World mourns loss of peace icon Nelson Mandela

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JOHANNESBURG, December 6, 2013 (AFP) – The world on Friday mourned South Africa’s beloved Nelson Mandela, whose universal appeal was evident once again in a global outpouring of grief for the anti-apartheid hero hailed as an “incredible gift” to humanity.

Mandela’s Rainbow Nation awoke to a future without its 95-year-old founding father after the country’s first black president died late on Thursday at his Johannesburg home, surrounded by friends and family.

President Jacob Zuma said an official mourning ceremony would be held on December 10 in Soweto followed by a burial in Mandela’s Eastern Cape hometown of Qunu on December 15.

His body will lie in state in the capital Pretoria from December 11-13.

As his compatriots paid lively tributes to the revered former statesman with flowers, songs and dance, admirers from all walks of life around the world joined in an outpouring of emotion, pondering Mandela’s legacy and remembering key moments in the icon’s life.

South Africa’s archbishop emeritus Desmond Tutu — and fellow Nobel prize winner — praised Mandela as an “incredible gift that God gave us”.

In an address where he fought to hold back the tears, Tutu said his old friend was “a unifier from the moment he walked out of prison”.

Mandela spent 27 years in an apartheid prison before becoming president and unifying his country with a message of reconciliation after the end of white minority rule. He shared the Nobel Peace Prize with South Africa’s last white president F.W. de Klerk in 1993.

Palestinians and Israelis, Beijing and the Dalai Lama, Washington and Tehran all paid heartfelt tribute to Mandela, describing him as one of the towering figures of the 20th century who inspired young and old with his fight for equality.

US leader Barack Obama, his country’s own first black president led a global roll call of commemorations.

“We will not likely see the likes of Nelson Mandela again,” he said. “He achieved more than could be expected of any man.”

Flags flew at half-mast in numerous countries, including the United States, France and Britain and at the United Nations headquarters in New York.

In Paris, the Eiffel Tower lit up in green, red, yellow and blue to symbolise the South African flag while India declared five days of mourning for a man the premier labelled “a true Gandhian”.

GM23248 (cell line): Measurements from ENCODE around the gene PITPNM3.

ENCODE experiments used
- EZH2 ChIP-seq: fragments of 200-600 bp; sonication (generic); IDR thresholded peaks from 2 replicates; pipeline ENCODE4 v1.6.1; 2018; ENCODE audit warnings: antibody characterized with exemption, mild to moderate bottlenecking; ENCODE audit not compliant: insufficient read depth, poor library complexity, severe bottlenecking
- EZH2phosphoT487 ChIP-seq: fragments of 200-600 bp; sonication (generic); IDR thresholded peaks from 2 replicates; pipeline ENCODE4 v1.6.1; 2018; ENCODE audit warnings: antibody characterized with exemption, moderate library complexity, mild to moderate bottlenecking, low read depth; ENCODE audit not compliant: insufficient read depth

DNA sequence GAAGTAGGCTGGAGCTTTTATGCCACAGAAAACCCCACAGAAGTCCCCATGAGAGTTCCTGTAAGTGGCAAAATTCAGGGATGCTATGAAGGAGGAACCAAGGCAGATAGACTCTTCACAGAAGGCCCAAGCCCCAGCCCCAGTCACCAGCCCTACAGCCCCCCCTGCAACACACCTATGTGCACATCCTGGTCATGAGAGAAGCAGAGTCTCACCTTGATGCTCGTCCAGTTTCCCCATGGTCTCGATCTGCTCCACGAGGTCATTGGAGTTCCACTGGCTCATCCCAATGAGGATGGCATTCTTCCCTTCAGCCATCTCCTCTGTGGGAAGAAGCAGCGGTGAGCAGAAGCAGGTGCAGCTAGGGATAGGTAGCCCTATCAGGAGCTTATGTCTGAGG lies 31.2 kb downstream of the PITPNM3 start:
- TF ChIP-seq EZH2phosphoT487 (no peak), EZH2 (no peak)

Mandela had waged a long battle against a recurring lung infection and had been receiving treatment at home since September following a lengthy hospital stay.

Outside his house in the upmarket Houghton suburb and at his former residence in the once blacks-only township of Soweto, scores of well-wishers danced and sang old songs of struggle to celebrate the man they lovingly call Madiba.

Some in Johannesburg rushed from their homes in their pyjamas after hearing of his passing, while many brought along children too young to have known the brutal and racist South Africa that Mandela fought to overcome.

“I did not come here to mourn. We are celebrating the life of a great man. A great unifier,” said local resident Bobby Damon.

US Secretary of State John Kerry urged Israeli and Palestinian leaders to take inspiration from Mandela’s struggle in the Middle East peace talks.

“The naysayers are wrong to call peace in this region an impossible goal,” he told reporters in Israel, before quoting Mandela: “It always seems impossible until it’s done.”

Zuma said Mandela would be given a full state funeral expected to be attended by a slew of foreign leaders as well as celebrity and sports figures.

“We should all work together to organise the most befitting funeral for this outstanding son of our country and the father of our young nation,” he said.

Mandela’s body was taken to a military hospital in Pretoria in preparation for lying in state.